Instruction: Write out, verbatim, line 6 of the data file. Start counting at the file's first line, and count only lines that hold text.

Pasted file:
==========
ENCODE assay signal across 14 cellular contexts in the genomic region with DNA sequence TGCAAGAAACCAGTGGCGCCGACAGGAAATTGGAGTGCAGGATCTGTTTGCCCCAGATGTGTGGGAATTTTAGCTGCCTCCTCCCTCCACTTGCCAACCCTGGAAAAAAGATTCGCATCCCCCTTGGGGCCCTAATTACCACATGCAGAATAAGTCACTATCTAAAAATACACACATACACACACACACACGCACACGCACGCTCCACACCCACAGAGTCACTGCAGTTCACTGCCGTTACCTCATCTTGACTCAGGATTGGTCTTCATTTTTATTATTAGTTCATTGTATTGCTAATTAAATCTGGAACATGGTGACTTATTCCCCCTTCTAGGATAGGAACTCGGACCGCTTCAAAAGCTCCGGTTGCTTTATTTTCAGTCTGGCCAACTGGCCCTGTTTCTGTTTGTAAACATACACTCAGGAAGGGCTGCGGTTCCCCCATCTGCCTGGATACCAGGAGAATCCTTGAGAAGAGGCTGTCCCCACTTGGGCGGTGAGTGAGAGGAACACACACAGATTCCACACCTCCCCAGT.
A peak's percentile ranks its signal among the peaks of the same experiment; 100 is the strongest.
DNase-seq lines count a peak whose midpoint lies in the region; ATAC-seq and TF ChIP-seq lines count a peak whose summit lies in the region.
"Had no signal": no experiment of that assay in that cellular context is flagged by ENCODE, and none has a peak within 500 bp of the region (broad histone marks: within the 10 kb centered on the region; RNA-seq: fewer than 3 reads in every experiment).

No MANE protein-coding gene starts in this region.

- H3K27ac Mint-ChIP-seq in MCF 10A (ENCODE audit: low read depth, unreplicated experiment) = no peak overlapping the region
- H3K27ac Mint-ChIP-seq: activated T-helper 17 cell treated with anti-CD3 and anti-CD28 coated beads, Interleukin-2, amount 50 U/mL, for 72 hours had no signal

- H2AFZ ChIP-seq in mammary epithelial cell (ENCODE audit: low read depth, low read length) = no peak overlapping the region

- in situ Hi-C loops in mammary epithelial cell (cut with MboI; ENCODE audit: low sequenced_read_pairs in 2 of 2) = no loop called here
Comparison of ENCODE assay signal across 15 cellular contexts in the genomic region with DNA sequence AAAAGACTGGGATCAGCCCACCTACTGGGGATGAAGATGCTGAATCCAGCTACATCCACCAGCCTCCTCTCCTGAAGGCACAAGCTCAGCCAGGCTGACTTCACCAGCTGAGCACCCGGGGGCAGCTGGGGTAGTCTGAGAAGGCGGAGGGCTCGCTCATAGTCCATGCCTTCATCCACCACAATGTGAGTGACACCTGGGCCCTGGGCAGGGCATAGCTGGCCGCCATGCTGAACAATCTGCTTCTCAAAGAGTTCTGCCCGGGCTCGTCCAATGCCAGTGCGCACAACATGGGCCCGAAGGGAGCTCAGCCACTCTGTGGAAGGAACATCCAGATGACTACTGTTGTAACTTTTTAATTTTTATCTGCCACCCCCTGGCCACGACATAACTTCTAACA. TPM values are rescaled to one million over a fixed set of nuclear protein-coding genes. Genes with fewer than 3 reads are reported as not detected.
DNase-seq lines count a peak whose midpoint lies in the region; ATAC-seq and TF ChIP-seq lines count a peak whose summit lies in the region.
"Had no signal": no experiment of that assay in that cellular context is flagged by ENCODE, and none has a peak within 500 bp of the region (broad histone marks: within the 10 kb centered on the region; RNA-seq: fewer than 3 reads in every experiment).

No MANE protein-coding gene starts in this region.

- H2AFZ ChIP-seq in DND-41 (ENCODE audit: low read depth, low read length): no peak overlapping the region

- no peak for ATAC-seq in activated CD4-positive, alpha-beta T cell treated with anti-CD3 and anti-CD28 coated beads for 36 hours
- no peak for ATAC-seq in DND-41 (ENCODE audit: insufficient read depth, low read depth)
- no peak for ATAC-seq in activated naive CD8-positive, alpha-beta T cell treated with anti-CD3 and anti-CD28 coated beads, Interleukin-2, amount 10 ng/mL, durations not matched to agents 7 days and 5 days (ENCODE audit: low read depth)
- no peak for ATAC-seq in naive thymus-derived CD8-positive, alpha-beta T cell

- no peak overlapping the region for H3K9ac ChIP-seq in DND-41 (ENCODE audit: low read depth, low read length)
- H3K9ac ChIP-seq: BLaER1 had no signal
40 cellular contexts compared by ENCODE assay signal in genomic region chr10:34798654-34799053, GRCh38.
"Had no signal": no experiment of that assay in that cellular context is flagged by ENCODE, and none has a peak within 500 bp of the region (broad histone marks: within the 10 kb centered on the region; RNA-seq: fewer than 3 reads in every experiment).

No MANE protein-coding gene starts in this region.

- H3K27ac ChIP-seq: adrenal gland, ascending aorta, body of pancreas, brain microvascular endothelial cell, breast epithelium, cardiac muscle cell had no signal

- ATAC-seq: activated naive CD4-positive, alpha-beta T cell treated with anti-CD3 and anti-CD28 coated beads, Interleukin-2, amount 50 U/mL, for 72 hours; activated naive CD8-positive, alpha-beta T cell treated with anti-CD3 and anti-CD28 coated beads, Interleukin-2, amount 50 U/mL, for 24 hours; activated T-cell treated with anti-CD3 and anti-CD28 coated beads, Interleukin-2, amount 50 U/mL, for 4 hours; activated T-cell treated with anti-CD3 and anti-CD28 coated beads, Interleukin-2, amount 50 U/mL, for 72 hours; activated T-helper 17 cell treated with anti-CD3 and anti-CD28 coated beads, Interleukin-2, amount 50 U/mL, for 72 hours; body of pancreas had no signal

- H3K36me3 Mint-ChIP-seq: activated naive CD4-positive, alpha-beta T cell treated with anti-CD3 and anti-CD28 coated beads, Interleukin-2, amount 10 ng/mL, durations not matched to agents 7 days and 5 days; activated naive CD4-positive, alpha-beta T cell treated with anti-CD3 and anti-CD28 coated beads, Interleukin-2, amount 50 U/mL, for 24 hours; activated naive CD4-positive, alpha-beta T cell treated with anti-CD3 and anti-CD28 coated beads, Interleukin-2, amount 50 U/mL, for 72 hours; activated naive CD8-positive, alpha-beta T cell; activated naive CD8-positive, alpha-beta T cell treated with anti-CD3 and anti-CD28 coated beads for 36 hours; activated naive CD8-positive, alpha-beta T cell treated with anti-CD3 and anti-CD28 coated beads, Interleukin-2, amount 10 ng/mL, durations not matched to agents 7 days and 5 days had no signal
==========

- H3K27ac Mint-ChIP-seq in MCF 10A (ENCODE audit: low read depth, unreplicated experiment) = no peak overlapping the region